A new era for Brand Tasmania. Legislation introduced into State Parliament yesterday will transform the Brand Tasmania Council into a statutory authority. This gives it greater surety and resources – including funding and staffing – to further build on more than 20 years of vital work. Brand Tasmania Executive Director, Robert Heazlewood, explained: “By evolving into a statutory authority, it ensures that Brand Tasmania continues to go from strength to strength. Our Brand is one of our greatest assets, and this timely change means the benefits that derive from such a strong, and unique brand, will be further protected and enhanced as we go forward.” The transition to a statutory authority has been the result of extensive collaboration between the Brand Tasmania Council and the Department of Premier and Cabinet. As Mr Heazlewood elaborated: “We are delivering on the Premier’s promise to evolve Brand Tasmania into a sustainable position, which would allow greater cooperation between the private and public sector.” Brand Tasmania was set up more than 20 years ago as a place-of-origin marketing initiative by a group of local exporters. Since that time, it has played a leading role in growing Tasmania’s brand into one that is the envy of the world. Or, as Premier Will Hodgman said when he announced the transition last year: “Through a new statutory authority we will turn up the spotlight that’s already shining on our people, places and produce, which are the best in the world. This will give us a louder and clearer sales pitch that all Tasmanians can use.”

14 October 2018, Edition 199

Partner Connections July 2018

Dr Peat Leith talking with grower

Welcome to the July edition of Partner Connections.

We begin this edition by encouraging Partners in the agriculture sector to have their voices heard and help shape Tasmania’s agrifood future by completing the TasAgFuture survey.

We welcome several new Partners and share with you some new videos profiling Stefano Lubiana and 131-year-old Maylands Lodge.


25 July 2018, Partner Connections

Latest partners

Listed below are businesses recently approved as Brand Tasmania Partners. We encourage you to familiarise yourself with each of these businesses.

Return to Sender Lodge

Group accommodation provider for mountain bikers exploring Derby and beyond.

Located in the heart for Derby, home to Tasmania's world renowned Blue Derby Mountain Bike Trails, the Return to Sender Lodge provides affordable accommodation tailored to mountain bikers and their families. The Lodge is equipped with a MTB workshop and storage for bikes as well as all the facilities riders need to enjoy their stay. The business is fully accredited with the TICT, Eco Certification and is also certified Bike Friendly.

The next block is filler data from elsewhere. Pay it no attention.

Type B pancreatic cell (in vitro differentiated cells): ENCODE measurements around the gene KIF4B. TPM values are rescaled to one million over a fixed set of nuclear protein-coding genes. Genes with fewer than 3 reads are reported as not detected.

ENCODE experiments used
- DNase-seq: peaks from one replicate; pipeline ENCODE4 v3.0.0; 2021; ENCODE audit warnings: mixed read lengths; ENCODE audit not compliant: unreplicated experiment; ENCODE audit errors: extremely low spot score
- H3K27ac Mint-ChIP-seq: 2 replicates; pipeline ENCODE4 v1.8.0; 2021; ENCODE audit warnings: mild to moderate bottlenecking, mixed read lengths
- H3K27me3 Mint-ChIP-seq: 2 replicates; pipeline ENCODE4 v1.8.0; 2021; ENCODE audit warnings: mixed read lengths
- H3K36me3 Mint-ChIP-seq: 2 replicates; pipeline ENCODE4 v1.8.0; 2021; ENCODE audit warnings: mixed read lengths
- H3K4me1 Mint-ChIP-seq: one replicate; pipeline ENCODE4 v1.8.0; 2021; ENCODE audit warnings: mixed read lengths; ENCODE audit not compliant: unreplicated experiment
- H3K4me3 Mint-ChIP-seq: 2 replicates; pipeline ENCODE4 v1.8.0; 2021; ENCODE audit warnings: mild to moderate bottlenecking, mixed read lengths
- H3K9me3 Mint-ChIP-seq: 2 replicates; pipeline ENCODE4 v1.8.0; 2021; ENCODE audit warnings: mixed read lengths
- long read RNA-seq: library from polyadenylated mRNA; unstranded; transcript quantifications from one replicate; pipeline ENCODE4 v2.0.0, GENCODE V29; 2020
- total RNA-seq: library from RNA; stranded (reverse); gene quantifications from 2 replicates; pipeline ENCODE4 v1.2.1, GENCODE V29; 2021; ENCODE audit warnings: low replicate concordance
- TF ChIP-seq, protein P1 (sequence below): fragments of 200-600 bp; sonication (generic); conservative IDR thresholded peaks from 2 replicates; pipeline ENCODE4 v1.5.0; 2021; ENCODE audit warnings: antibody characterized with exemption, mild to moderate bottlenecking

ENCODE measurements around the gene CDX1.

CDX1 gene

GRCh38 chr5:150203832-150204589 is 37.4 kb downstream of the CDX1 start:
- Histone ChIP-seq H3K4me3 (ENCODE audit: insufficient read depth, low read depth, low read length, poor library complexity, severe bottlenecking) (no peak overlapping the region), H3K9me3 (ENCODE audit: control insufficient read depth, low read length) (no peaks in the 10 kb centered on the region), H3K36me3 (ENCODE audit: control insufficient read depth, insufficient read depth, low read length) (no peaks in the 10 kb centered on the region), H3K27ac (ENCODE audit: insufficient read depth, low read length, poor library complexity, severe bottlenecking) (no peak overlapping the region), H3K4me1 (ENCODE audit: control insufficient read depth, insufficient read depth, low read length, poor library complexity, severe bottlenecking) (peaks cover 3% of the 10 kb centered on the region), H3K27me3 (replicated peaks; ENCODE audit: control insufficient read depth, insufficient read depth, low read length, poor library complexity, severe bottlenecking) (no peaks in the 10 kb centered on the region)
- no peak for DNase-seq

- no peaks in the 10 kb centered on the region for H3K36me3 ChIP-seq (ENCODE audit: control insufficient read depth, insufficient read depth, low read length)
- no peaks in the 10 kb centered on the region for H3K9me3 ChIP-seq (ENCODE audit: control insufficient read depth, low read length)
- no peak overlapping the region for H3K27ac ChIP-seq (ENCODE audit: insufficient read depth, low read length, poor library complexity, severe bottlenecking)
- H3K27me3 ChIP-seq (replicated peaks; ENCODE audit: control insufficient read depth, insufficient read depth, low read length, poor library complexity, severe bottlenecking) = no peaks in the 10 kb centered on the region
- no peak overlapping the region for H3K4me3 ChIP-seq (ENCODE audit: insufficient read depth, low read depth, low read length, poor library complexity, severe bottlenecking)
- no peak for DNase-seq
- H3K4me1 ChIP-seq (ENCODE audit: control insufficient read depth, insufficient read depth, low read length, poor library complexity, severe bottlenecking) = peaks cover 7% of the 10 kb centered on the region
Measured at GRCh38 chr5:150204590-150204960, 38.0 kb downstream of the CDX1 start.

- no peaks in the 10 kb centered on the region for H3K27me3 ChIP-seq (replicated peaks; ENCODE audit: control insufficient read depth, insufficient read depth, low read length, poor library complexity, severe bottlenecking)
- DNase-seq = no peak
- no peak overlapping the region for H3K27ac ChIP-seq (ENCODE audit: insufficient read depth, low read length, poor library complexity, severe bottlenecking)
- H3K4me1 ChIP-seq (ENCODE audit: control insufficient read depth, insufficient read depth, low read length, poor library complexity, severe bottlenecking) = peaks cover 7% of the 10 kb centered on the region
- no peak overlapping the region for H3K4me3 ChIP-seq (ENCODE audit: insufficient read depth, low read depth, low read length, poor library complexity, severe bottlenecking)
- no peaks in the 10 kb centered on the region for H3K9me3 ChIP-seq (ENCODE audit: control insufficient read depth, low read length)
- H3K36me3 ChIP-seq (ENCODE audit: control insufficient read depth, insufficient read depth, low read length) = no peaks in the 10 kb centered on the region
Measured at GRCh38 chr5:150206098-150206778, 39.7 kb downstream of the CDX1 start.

Contact name Nigel Reeves
Phone 0408 005 429
Email ntreeves@gmail.com
Categories: Tourism

The Tea Equation

Our tea range showcases the best of Tasmanian grown tea and herbs.

We are a Launceston based tea company and use the finest organic, pesticide-free and wild foraged herbs for our tea blends. We believe in the power of tea, to provide not only a delicious cuppa but to support your lifestyle, health and wellbeing. We are here to help you find the perfect formula, whether you are looking for an energising black tea, a sleep-enhancing herbal tisane or simply an out of this world taste experience we have the answer for you.

You + Tea = Bliss

Contact name Bryony Sumner
Phone 0434371032
Email bryony@theteaequation.com
Website theteaequation.com
Categories: Food and beverage


RedMint Steel is incorporated as an Australian proprietary limited company (Pty Ltd). Our business comprises trading and project management divisions.

RedMint Steel’s mission is to deliver tailored-solutions that are efficient, cost-effective, safe and environmentally friendly. Its vision is to be a one-stop business solution that provides exceptional services to each customer, regardless of project or organisational size or its importance.
Trading division mainly trades steels and its accessories local and international; while project management division focuses on the provision of operational, project management, and/or, consulting service. We have a professional, consistent, committing, and passionate team that has over 10 years’ experience in products sourcing, contract administration, project sales and management, finance support, office administration, sales administration and coordination.

Generally we source products from Tasmania and cities across Australia, Singapore, other Asian and Southeast Asian countries, Spain, Italy, and other European approved mills. Sourcing origin will depend on customers or end-users’ requirement, especially if some projects require certain grade and material properties. We can also source local and international accepted-standards testing service to fulfill projects requirement.